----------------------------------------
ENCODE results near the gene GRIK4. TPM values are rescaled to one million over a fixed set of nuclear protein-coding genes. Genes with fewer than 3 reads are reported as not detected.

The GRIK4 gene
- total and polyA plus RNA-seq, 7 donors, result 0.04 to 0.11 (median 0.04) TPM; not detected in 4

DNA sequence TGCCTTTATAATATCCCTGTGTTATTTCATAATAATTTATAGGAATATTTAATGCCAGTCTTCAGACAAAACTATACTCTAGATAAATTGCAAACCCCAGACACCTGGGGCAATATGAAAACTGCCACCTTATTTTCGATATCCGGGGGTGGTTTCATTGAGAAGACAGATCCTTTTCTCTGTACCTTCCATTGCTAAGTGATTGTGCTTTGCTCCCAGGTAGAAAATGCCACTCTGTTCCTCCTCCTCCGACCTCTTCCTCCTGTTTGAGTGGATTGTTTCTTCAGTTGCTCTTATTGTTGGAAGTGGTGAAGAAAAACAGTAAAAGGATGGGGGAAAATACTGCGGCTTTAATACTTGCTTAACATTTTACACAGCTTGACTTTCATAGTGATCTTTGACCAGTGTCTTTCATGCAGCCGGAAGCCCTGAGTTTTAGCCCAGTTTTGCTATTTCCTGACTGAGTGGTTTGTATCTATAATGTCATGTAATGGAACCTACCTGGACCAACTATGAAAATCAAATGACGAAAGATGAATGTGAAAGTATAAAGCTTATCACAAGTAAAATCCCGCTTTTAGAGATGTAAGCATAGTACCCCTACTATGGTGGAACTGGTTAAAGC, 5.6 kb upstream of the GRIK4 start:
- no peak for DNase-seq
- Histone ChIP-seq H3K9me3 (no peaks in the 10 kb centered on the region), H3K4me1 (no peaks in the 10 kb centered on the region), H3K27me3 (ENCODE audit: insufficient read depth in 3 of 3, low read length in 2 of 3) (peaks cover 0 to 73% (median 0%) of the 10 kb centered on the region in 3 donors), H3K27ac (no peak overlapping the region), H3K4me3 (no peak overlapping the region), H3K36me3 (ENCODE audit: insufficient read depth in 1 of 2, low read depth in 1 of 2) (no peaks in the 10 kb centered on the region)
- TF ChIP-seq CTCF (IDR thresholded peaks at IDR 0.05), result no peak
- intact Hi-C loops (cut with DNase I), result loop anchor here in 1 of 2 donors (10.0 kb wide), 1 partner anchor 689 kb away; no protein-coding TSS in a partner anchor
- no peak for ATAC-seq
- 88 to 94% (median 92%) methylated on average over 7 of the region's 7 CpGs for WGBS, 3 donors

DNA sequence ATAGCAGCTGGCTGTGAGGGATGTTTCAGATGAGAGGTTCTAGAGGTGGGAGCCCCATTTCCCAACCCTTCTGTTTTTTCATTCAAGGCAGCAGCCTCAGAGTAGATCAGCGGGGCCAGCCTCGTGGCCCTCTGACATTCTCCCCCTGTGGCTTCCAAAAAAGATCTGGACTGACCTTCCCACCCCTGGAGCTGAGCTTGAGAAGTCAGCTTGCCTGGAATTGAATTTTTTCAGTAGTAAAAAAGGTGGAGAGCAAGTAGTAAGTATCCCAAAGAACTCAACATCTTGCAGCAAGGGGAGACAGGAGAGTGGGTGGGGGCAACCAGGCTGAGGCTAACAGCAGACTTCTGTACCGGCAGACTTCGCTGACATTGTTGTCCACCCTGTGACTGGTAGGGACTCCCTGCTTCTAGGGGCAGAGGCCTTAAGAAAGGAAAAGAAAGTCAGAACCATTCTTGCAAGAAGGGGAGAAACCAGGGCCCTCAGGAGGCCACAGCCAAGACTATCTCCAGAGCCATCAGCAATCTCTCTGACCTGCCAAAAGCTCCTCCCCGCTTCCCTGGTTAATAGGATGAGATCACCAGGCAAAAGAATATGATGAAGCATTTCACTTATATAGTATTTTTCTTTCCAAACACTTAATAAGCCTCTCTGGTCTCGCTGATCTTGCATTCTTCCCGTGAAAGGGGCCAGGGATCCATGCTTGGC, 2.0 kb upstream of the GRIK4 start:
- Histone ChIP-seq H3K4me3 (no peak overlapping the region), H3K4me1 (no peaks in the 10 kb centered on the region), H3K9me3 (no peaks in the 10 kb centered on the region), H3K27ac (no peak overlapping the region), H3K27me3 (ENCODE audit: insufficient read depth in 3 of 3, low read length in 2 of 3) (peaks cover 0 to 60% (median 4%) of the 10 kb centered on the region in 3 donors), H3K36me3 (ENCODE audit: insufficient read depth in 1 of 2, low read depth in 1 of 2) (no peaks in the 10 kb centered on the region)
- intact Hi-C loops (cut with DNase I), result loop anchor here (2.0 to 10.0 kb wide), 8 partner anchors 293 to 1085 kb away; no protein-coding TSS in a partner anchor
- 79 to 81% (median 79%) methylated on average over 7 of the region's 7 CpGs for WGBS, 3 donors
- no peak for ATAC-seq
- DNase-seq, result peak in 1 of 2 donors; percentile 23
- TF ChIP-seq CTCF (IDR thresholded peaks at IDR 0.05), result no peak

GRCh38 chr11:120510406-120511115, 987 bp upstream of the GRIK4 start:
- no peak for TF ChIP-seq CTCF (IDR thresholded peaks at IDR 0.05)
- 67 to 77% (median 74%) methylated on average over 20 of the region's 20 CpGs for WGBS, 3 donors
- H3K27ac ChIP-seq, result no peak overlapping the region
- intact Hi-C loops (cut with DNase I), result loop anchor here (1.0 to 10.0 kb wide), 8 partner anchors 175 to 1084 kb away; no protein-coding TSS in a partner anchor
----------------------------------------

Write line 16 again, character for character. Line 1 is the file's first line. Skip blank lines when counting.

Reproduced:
- DNase-seq, result peak in 1 of 2 donors; percentile 23